Healthcare Industry News: Magnetic Resonance Imaging
News Release - April 17, 2006
BrainLAB iPlan(R) Flow Software Opens New Avenues for Delivering Drugs to the BrainCooperative project between the German National Ministry for Education and Research and American National Institutes of Health leads to improved clinical results
WESTCHESTER, Ill., April 17 (HSMN NewsFeed) -- BrainLAB AG, a global leader in image-guided medical technology, today received confirmation from the FDA that its iPlan Flow software was approved for marketing in the United States. For the first time in the history of neurosurgery, this new software enables targeted medication delivery for the treatment of brain tumors. The National Ministry for Education and Research in Germany and the National Institutes of Health in the United States have provided research supporting the software's ability to allow surgeons to assess where and how medications need to be infused in order to reach specific cells within the brain.
Accurately treating brain tumors and neurodegenerative diseases such as Parkinson's and Alzheimer's disease has posed numerous challenges, primarily due to the Blood Brain Barrier (BBB) -- a tight coating of blood vessels, which protects the brain from harmful substances. This safeguard also blocks out many medications, preventing potentially effective treatments from entering the brain. To circumvent the BBB and allow for the delivery of larger drug molecules to the brain, neurosurgeons place catheters into the brain to infuse drugs directly. Clinical experience, however, has shown that it is extraordinarily difficult to achieve sufficient drug concentration in the correct areas as the fluid dynamics differ throughout different regions of the brain and even from patient to patient.
iPlan Flow facilitates targeted drug delivery to specific areas of the brain and can make the process considerably safer and more effective. Based on ongoing research from Dr. Raghu Raghavan and Dr. Martin Brady, both of Baltimore, MD, a computer uses Magnetic Resonance Imaging to render an individual three-dimensional map of the patient's brain. This map then calculates the distribution patterns of the medication. With this information, the doctor can now pre-operatively identify the location that the medication needs to be delivered to.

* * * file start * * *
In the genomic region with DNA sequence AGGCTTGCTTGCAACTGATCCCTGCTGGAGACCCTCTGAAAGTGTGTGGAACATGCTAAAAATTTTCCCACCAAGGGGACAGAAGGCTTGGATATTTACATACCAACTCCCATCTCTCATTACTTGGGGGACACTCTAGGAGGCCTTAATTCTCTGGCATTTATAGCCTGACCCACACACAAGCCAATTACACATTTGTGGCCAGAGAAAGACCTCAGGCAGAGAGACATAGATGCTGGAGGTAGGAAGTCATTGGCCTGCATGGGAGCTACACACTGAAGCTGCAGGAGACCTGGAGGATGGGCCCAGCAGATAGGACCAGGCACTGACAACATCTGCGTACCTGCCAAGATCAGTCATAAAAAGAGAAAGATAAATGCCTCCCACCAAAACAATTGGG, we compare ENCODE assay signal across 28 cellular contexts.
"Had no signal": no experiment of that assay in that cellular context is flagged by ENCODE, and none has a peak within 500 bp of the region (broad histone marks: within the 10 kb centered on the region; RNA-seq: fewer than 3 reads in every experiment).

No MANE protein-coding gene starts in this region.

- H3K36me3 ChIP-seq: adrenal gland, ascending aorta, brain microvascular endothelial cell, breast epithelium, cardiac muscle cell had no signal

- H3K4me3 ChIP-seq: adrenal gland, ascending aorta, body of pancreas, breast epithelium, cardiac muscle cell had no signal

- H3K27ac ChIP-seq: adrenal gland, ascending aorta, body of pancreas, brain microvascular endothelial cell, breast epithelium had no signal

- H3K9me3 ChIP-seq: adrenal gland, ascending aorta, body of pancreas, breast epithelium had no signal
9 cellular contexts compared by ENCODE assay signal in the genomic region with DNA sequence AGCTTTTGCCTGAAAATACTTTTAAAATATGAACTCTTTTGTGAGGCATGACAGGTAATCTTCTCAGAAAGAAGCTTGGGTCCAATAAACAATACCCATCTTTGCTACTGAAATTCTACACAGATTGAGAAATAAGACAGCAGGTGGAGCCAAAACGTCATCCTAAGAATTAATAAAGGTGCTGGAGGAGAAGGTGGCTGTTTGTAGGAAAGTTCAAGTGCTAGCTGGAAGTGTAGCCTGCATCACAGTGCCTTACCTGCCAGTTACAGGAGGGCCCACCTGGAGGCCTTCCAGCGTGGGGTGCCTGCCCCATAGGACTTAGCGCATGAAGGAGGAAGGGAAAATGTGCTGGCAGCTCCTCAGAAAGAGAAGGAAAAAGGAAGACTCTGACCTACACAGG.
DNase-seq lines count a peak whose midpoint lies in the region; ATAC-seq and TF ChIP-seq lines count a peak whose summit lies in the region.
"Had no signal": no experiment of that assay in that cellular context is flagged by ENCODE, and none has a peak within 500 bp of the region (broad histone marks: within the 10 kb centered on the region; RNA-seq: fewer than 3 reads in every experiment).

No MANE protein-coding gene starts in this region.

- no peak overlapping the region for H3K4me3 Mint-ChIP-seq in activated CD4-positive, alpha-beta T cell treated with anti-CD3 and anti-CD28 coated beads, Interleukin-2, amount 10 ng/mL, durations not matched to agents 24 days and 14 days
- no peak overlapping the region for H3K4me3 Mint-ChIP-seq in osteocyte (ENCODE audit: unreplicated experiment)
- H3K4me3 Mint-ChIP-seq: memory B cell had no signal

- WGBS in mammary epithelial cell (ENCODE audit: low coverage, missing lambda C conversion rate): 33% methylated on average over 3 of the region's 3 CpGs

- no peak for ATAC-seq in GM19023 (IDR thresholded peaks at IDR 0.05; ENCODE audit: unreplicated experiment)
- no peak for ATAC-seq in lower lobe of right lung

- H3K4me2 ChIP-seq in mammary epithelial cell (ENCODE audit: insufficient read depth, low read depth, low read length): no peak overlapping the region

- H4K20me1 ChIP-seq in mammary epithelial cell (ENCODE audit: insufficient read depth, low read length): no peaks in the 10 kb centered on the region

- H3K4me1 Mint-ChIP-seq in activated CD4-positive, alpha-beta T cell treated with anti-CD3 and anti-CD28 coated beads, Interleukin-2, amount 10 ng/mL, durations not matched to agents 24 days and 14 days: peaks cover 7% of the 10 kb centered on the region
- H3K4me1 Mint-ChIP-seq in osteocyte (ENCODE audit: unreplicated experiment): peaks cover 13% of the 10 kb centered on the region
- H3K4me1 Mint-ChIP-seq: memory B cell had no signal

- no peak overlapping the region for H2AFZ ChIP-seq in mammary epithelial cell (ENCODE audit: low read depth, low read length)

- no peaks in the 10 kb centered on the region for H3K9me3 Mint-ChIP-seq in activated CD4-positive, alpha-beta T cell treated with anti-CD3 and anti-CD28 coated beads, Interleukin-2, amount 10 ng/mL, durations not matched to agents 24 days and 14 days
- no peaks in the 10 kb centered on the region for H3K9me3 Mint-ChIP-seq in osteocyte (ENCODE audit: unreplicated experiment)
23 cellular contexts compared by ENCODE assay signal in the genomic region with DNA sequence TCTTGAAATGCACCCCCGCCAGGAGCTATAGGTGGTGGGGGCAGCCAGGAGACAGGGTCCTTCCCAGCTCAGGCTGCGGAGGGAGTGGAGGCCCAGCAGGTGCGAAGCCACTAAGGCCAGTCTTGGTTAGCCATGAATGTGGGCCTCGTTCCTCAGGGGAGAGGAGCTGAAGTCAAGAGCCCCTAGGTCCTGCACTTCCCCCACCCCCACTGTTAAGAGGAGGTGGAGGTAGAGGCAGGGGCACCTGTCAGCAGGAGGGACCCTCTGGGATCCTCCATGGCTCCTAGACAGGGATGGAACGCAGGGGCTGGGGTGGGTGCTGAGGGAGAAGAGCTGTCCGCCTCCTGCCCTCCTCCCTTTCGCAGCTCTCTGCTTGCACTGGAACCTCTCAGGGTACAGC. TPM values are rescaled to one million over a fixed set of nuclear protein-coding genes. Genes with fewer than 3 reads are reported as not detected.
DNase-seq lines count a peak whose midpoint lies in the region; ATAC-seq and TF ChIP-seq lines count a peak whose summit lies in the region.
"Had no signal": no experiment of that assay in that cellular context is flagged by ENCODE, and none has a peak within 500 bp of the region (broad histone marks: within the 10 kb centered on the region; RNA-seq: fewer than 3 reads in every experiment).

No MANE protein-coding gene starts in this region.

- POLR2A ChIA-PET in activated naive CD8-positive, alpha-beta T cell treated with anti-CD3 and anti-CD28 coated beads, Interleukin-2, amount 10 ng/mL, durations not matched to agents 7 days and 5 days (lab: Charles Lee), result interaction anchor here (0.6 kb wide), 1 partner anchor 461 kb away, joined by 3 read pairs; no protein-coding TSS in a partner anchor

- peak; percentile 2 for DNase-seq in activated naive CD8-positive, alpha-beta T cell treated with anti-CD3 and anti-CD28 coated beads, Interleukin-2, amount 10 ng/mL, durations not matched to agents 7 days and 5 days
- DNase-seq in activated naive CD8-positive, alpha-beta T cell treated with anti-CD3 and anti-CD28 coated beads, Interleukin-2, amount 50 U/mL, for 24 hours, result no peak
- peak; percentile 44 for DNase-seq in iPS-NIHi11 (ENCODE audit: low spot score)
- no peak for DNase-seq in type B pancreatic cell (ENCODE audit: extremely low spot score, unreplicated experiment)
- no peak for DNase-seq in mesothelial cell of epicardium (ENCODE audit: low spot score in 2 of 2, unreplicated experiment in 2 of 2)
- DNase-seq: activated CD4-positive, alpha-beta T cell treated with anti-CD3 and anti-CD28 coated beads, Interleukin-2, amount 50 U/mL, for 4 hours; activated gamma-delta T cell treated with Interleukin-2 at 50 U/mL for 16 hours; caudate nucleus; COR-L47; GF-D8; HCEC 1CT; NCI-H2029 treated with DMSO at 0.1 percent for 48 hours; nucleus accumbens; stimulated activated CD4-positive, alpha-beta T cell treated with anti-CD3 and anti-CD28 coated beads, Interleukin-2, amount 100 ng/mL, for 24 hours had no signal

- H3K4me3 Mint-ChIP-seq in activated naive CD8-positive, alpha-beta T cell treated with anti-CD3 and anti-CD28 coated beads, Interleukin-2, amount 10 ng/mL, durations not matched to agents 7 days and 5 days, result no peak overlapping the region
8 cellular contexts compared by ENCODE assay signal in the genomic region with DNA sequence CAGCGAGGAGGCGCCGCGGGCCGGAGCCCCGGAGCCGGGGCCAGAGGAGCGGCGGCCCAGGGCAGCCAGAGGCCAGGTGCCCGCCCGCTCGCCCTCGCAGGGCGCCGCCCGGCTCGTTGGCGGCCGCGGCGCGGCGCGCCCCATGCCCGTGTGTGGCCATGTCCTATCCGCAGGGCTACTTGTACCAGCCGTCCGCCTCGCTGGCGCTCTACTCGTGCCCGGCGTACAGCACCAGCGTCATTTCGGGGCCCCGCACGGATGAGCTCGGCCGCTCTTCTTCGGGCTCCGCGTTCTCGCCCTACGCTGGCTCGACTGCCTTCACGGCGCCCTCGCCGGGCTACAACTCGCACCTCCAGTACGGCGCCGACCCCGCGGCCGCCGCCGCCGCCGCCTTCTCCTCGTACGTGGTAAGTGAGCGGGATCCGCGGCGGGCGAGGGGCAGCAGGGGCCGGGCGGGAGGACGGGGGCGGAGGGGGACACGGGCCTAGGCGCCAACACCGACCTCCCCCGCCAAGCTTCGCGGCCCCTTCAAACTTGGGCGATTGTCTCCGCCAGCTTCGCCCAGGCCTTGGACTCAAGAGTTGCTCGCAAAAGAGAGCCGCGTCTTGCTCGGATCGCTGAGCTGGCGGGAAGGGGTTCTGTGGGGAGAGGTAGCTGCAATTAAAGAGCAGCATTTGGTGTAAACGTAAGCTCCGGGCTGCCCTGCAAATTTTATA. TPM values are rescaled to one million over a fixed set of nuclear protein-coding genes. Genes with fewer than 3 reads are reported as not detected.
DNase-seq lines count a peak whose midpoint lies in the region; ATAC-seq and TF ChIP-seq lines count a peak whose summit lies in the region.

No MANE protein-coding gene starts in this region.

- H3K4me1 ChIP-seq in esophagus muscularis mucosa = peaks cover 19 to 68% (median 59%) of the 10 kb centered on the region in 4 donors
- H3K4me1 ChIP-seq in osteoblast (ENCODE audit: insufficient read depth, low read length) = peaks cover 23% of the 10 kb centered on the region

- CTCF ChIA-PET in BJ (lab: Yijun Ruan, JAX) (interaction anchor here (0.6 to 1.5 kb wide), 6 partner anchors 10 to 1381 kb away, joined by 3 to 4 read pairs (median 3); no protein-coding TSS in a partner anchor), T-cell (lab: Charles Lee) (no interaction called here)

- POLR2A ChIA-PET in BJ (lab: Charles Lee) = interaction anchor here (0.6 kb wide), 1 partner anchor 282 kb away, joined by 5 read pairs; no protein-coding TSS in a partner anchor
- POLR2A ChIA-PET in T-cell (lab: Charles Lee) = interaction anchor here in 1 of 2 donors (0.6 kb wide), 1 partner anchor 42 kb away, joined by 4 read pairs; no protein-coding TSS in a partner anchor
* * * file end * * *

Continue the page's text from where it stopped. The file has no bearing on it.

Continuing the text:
First results from scientists in Munich and Baltimore and clinicians at Duke University show that the new iPlan Flow software can help predict the fluid distribution in the brain with clinical accuracy. With support from the German National Ministry for Education and Research and the National Institutes of Health in the United States, further accuracy tests and clinical assessments are currently being performed.
Dr. John Sampson, a Neurosurgeon at the Duke University Brain Tumor Center, who has been instrumental in the development of iPlan Flow, said, "This software provides us with a tool that guides our delivery of the drug to the precise site of the target and helps prevent the drug from leaking out of the brain. It is critical to our success that the drugs we are delivering reach the intended site, and the software enhances our ability to accomplish this."
"We strongly believe that this program will enable pharmaceutical companies to better understand and manage drug delivery to the brain," said Dr. Christoph Pedain, who is responsible for BrainLAB's pharmaceutical guidance technologies. "In our opinion, this new software holds strong potential to improve the results of drug trials and heighten the probability of drug approval. This may help bring therapies to the market that previously failed due to inefficient delivery."
The new software will be available this summer.
BrainLAB, a privately held company headquartered in Munich, Germany, was founded in 1989 and is specialized in the development, manufacture, and marketing of medical technology for radiosurgery / radiotherapy, orthopedics, neurosurgery, and ENT. Among the products developed by BrainLAB are software and hardware components for image-guided surgery and radiotherapy as well as integrated systems for stereotactic radiosurgery. With around 2,170 systems installed in over 65 countries, BrainLAB is among the market leaders in image- guided medical technology. BrainLAB today employs 740 people worldwide and has 15 offices across Europe, Asia, North and South America and Australia.
For more information, visit BrainLAB at http://www.brainlab.com .
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